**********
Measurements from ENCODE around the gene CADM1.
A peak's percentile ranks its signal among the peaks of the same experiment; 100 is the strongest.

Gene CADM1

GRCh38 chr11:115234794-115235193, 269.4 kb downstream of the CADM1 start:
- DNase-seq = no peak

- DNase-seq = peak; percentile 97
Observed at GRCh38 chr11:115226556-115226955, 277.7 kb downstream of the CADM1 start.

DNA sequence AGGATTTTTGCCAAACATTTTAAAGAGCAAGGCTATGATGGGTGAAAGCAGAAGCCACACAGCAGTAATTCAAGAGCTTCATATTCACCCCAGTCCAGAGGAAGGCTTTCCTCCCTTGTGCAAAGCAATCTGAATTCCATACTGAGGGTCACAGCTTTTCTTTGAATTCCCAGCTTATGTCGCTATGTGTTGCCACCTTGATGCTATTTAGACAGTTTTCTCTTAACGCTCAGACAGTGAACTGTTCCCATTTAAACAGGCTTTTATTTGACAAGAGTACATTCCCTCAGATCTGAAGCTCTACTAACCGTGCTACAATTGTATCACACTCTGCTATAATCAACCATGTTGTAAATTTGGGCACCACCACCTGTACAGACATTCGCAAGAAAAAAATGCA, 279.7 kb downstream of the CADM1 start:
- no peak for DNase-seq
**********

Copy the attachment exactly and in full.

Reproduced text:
Measurements from ENCODE around the gene CADM1.
A peak's percentile ranks its signal among the peaks of the same experiment; 100 is the strongest.

Gene CADM1

GRCh38 chr11:115234794-115235193, 269.4 kb downstream of the CADM1 start:
- DNase-seq = no peak

- DNase-seq = peak; percentile 97
Observed at GRCh38 chr11:115226556-115226955, 277.7 kb downstream of the CADM1 start.

DNA sequence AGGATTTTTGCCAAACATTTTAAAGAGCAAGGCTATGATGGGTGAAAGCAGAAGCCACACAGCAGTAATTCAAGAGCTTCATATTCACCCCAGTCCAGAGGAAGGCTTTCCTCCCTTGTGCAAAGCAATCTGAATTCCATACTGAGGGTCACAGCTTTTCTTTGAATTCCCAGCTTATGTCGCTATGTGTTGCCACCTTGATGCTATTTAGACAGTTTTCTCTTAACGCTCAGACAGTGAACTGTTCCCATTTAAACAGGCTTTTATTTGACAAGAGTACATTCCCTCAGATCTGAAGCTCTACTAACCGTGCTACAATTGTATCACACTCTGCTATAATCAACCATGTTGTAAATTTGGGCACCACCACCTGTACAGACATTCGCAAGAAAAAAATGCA, 279.7 kb downstream of the CADM1 start:
- no peak for DNase-seq